Announcing the following press briefings on gender stereotypes, gratitude and spending, and social media including abstracts, speakers, and related meeting sessions as well as other special events and sessions...
How Stereotypes Shape Women's Identities and Careers
Friday, January 18, 2013, 1:30-2:15 p.m., Room 223
Although women's power in the workplace is at an all-time high, many still do not pursue high-status opportunities or career paths that stray from traditional gender roles. Research is finding that gender stereotypes form from a young age and appear to be influenced strongly by a mother's role in both the workplace and home. New studies that explore how these attitudes develop are helping personality and social psychologists chart new routes for women in society.
- Sapna Cheryan, University of Washington
- Bernadette Park, University of Colorado Boulder
- Toni Schmader, University of British Columbia
- Melissa J. Williams, Emory University
- "Unpacking Gender Stereotypes: How Gender Cognitions Develop, Change, and Conflict from Childhood to Adulthood"
Friday, January 18, 9:45-11:00 a.m., Room R07 R09
- "When and Why Women Step Back from Status: The Enduring and Self-Reinforcing Power of Traditional Gender Roles"
Friday, January 18, 3:30-4:45 p.m., Room 225 227
Giving, Getting, and Gratitude
Saturday, January 19, 2013, 8:45-9:30 a.m., Room 223
The acts of giving and receiving have many social facets that go beyond mere happiness over receiving something new. New work suggests that young children often know how to best help others, and that basic biological functions, like sleep, influence feelings of gratitude. Researchers are further finding a wealth of data on how to better make purchases and appreciate the benefits of giving from why people prefer to spend money on others than themselves to why gifts of experience are more fulfilling than material ones.
- Amie M. Gordon, University of California, Berkeley
- Amit Kumar, Cornell University
- Michael I. Norton, Harvard Business School
- Kristina Olson, Yale University
- "On Doing and Having: 10 Years Of Answers to "The Question" of Experiential Versus Material Consumption"
Friday, January 18, 3:30-4:45 p.m., Room R02
- "Beyond 'Thanks': Diverse Perspectives on the Antecedents, Behaviors, and Consequences of Gratitude"
Saturday, January 19, 9:45-11:00 a.m., Room 206-207
- "New Answers to Old Questions: Novel Approaches to the Study of Human Prosociality"
Saturday, January 19, 9:45-11:00 a.m., Room R02
- "What Does Money Buy? Happiness, Love, Status, and Reproductive Rewards"
Saturday, January 19, 11:15 a.m.-12:30 p.m., Room 211 213
Bullying, Relationships, and Personality: How the Social Media World Maps to Social Reality
Saturday, January 19, 2013, 1:30-2:15 p.m., Room 223
Online social networks can reveal much about people and their personalities. Just how much is an area under increasing study. Social media sites offer new opportunities for interpersonal communications, some of which can be damaging, for example, spurring cyber-bullying among teens or negatively affecting romantic relationships. This press conference will present new research that looks at how people's online environments and relationships reflect and influence their real-world ones, in addition to how social media tools more generally shape our communication.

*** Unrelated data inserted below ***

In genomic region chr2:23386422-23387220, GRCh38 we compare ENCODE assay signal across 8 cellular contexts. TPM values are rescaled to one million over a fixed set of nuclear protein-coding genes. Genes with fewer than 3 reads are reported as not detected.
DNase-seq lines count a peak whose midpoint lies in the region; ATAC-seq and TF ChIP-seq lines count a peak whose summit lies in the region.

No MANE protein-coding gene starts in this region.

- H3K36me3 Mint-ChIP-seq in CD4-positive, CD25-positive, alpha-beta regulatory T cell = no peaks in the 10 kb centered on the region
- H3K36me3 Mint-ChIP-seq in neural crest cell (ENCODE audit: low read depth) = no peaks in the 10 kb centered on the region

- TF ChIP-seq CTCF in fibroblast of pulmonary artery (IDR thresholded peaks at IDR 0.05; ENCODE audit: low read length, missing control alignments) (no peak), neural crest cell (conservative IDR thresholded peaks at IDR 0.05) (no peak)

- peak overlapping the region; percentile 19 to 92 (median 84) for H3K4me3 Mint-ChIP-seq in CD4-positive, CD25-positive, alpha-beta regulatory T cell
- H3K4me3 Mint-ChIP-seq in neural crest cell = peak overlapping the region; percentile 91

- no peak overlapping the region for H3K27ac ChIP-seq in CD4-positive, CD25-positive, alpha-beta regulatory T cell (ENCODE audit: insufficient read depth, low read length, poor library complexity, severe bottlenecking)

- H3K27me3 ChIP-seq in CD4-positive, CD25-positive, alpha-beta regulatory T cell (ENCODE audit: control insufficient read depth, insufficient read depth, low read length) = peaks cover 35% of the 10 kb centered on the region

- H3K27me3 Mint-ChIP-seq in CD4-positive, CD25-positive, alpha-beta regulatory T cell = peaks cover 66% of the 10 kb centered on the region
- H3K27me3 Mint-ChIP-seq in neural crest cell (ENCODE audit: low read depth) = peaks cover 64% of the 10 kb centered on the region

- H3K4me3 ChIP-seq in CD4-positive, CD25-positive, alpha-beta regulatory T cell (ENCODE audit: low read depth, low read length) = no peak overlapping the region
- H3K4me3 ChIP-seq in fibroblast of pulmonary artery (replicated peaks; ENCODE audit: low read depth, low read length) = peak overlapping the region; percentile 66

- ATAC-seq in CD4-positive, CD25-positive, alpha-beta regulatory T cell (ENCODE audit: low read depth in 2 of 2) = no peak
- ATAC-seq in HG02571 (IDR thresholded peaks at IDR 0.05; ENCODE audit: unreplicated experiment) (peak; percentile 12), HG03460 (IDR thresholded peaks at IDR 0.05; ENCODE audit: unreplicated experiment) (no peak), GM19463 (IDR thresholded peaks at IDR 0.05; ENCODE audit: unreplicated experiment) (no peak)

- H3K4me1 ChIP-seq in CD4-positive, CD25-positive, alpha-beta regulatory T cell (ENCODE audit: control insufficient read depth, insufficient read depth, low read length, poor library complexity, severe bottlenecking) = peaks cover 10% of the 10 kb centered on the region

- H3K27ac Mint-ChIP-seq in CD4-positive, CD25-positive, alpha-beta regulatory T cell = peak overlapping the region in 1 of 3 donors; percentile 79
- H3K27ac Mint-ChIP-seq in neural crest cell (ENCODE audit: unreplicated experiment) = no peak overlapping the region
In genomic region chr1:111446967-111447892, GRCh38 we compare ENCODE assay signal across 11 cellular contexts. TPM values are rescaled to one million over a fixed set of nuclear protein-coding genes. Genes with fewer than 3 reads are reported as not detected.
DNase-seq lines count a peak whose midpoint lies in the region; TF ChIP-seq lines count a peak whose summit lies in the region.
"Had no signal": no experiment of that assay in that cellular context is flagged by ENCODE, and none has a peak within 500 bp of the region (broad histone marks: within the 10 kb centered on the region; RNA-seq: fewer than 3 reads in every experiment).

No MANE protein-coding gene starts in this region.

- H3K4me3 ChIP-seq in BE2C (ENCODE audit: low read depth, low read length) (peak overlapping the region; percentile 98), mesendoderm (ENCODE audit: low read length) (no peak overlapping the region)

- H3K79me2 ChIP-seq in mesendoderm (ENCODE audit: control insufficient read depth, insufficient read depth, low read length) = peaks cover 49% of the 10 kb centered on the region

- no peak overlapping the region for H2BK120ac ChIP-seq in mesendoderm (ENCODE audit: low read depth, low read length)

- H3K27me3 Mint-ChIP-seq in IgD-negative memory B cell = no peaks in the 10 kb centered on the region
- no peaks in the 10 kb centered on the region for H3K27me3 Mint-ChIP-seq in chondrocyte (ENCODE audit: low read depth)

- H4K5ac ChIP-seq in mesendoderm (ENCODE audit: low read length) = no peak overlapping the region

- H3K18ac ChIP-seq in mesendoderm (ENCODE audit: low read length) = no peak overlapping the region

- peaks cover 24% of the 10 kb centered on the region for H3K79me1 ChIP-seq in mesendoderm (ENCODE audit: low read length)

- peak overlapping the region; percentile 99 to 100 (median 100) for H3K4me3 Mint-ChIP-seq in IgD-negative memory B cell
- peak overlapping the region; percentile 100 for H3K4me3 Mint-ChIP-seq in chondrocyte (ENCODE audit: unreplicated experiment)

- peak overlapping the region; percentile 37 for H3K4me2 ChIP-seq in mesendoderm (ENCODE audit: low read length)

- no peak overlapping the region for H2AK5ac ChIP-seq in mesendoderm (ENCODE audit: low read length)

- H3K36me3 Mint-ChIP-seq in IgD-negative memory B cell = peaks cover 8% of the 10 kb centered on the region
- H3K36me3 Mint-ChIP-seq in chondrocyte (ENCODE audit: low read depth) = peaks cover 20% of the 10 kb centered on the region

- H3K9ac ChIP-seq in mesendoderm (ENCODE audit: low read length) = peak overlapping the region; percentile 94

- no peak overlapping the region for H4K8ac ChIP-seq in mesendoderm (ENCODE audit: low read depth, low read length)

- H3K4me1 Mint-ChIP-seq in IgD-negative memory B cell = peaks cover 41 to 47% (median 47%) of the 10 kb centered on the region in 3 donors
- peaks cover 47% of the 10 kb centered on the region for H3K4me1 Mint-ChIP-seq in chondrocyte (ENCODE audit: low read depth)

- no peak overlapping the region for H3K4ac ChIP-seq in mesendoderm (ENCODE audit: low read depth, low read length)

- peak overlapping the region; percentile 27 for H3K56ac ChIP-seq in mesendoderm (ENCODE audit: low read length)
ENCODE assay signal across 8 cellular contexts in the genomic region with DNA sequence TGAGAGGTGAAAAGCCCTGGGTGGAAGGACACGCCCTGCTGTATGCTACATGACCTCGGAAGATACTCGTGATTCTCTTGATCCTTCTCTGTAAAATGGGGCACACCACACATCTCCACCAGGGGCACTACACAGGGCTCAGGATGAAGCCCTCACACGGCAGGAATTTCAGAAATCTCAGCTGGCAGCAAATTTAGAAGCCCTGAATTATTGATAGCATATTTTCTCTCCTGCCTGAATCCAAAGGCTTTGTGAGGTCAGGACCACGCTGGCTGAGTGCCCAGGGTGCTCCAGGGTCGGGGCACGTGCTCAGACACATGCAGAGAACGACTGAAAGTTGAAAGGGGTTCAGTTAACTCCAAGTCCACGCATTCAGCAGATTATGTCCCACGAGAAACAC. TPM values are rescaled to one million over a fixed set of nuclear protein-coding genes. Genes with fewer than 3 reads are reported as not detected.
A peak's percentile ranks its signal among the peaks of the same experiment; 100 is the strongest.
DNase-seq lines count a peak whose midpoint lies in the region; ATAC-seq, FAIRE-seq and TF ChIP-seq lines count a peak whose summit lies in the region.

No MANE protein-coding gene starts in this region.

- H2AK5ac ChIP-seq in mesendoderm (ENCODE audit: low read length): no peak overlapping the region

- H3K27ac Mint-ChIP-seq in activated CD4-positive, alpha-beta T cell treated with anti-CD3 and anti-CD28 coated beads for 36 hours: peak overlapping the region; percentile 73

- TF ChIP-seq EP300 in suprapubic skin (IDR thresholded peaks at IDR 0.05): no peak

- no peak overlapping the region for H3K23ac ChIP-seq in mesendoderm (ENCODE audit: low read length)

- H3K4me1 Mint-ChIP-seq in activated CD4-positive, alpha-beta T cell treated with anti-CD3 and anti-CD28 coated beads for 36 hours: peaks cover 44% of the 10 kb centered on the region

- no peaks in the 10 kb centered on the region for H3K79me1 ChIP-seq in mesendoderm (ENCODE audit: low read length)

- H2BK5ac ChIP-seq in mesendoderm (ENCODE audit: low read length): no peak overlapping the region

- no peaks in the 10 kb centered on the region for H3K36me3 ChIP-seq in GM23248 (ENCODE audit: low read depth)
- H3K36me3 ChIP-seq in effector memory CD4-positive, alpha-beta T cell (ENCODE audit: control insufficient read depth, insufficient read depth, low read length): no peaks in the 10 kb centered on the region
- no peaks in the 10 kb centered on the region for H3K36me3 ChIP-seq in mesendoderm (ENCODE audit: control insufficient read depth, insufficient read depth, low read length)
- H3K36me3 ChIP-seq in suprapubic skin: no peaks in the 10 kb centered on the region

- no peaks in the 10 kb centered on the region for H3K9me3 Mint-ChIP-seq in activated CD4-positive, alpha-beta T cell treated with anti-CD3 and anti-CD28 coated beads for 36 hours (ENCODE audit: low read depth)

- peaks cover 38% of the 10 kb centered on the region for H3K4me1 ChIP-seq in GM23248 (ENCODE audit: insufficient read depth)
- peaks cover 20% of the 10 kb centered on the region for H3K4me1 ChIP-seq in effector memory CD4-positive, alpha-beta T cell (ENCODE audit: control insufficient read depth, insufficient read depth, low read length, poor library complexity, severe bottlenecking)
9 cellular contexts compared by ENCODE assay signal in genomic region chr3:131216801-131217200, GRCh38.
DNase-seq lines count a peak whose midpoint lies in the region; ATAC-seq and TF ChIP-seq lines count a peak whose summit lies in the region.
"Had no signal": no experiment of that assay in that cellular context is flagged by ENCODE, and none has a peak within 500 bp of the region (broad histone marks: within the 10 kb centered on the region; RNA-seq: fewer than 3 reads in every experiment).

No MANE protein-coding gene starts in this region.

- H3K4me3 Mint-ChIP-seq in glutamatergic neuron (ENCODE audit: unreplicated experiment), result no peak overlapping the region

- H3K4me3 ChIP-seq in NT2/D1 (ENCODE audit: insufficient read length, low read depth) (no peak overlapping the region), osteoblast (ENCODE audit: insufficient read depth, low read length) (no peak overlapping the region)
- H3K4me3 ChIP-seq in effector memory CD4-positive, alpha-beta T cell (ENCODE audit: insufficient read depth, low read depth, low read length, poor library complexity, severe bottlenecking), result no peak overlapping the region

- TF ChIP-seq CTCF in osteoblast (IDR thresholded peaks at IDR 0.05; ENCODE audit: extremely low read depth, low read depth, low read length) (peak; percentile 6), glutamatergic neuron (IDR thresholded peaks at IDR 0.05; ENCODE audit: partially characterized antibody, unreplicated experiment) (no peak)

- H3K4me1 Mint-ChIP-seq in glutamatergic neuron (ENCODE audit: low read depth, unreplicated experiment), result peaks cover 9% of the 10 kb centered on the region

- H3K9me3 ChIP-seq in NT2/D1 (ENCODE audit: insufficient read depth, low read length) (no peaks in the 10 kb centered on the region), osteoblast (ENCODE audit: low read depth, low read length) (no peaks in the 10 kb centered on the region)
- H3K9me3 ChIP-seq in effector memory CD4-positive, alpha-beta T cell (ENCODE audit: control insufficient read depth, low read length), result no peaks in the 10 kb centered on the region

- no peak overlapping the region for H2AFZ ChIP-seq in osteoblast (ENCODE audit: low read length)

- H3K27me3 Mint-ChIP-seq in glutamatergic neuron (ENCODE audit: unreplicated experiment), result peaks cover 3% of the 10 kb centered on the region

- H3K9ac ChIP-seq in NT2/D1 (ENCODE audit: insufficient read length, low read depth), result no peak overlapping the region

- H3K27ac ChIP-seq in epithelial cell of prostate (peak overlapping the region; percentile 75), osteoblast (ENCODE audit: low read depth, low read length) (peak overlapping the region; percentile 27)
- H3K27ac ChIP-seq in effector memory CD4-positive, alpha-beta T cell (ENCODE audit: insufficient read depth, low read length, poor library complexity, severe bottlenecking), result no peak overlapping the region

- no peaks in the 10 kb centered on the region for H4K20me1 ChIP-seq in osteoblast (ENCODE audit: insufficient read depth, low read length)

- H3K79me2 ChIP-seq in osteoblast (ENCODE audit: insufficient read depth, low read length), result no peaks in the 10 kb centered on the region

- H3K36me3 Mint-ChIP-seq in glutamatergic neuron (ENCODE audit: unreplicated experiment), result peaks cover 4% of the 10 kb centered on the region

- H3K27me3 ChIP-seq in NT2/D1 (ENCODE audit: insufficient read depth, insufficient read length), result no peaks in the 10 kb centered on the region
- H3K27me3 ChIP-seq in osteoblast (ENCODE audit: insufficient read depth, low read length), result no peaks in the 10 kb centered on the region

- Jonah Berger, University of Pennsylvania
- Diane Felmlee, Pennsylvania State University
- Lindsay Graham, University of Texas
- Juwon Lee, University of Kansas
- "Facebook: Friend or Foe? Effects of Online Social Networks on Close Relationships"
Friday, January 18, 9:45-11:00 a.m., Room 228 230
- "Tweeting, Texting, and Talking: Technology's Impact On Social Interaction"
Saturday, January 19, 3:30-4:45 p.m., Room 211 213
- "Harvesting and Distilling Big Data in the Information Age: Applications and Advances in Social and Personality Psychology"
Saturday, January 19, 3:30-4:45 p.m., Room 208 210
Other special events:
- Thurs., January 17, 3:00-4:30 p.m.: "Online Dating in the Scientific Spotlight." This special session, part of the Close Relationships Preconference, will have a lineup of relationship experts discussing how recent research can inform the practice, and business, of online dating.
- Thurs., January 17, 5:00-7:00 p.m.: Presidential symposium on the "Contributions of Personality to Health, Biological and Clinical Psychology." Three distinguished personality researchers will describe research connecting personality with important psychological issues, including the DSM-5 and lifespan studies on health.
- Fri., January 18, 11:15 a.m.-12:30 p.m.: Symposium session on "Openness in Scientific Reporting: Potential and Reaction," in the wake of recent controversies over data reporting practices in psychology.
- Fri., January 18, 11:15 a.m.-12:30 p.m., AND Sat., January 19, 11:15 a.m.-12:30 p.m.: Data Blitz split into 2 sessions this year. Each wraps a different variety of topics financial risk-taking, long-distance in relationships, morality, political psychology, self-regulation, and health goals into 75-minutes.
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